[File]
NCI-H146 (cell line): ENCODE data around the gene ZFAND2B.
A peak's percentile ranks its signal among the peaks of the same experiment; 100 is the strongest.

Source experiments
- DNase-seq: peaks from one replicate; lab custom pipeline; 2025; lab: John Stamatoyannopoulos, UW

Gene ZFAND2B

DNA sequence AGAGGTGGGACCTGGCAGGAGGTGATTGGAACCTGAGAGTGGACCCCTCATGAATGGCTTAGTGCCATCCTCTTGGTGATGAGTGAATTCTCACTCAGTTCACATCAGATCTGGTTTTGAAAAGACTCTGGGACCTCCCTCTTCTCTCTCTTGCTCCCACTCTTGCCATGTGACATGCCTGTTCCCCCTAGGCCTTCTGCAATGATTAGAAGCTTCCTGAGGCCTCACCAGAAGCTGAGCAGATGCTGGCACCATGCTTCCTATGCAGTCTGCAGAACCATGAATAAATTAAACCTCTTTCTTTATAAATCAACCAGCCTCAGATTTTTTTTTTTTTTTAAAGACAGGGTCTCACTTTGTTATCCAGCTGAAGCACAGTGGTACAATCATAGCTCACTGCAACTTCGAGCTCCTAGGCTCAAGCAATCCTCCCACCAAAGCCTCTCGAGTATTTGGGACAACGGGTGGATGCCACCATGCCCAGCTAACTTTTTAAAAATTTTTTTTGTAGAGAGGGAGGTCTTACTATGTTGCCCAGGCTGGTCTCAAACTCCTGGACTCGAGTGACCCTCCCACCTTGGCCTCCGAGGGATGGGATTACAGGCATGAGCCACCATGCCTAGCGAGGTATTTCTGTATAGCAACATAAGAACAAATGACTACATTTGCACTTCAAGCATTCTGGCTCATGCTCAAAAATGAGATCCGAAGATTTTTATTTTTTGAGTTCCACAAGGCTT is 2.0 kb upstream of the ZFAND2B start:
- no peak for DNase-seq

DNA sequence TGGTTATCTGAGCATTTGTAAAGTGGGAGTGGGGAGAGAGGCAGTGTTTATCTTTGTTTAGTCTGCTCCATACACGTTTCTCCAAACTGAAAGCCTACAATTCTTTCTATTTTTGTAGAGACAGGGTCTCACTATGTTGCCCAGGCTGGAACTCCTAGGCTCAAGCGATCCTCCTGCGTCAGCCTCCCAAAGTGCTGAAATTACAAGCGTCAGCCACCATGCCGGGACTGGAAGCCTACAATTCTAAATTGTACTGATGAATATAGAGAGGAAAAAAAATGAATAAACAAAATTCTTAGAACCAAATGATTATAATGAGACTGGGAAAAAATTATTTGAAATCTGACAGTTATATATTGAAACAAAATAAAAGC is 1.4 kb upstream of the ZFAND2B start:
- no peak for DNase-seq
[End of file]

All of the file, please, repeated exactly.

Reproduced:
NCI-H146 (cell line): ENCODE data around the gene ZFAND2B.
A peak's percentile ranks its signal among the peaks of the same experiment; 100 is the strongest.

Source experiments
- DNase-seq: peaks from one replicate; lab custom pipeline; 2025; lab: John Stamatoyannopoulos, UW

Gene ZFAND2B

DNA sequence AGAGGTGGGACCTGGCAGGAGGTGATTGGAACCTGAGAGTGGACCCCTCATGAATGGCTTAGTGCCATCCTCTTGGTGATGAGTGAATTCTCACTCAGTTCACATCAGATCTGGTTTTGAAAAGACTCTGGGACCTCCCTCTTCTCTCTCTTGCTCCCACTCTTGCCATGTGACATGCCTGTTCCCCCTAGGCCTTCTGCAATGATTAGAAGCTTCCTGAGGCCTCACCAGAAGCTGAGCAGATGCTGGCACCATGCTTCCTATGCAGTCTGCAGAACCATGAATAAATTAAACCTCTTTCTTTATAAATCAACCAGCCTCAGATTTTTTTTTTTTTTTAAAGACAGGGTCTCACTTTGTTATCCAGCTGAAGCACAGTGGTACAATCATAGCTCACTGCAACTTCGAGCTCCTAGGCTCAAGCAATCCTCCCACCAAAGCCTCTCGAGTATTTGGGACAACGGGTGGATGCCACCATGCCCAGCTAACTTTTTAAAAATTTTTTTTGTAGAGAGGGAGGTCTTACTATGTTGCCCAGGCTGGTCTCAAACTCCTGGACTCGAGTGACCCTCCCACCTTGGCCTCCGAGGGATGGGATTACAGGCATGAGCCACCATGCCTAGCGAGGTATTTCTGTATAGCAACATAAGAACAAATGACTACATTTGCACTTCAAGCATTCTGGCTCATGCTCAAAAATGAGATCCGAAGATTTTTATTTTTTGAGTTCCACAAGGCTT is 2.0 kb upstream of the ZFAND2B start:
- no peak for DNase-seq

DNA sequence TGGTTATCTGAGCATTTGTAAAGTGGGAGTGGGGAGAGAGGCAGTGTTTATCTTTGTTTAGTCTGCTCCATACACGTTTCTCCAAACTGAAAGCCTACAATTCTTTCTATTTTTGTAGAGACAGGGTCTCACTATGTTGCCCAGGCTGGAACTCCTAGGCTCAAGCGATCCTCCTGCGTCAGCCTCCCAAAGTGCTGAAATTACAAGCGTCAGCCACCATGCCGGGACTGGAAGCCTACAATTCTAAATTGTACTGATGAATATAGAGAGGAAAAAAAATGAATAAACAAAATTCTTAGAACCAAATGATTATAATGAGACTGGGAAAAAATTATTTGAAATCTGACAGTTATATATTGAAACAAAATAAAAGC is 1.4 kb upstream of the ZFAND2B start:
- no peak for DNase-seq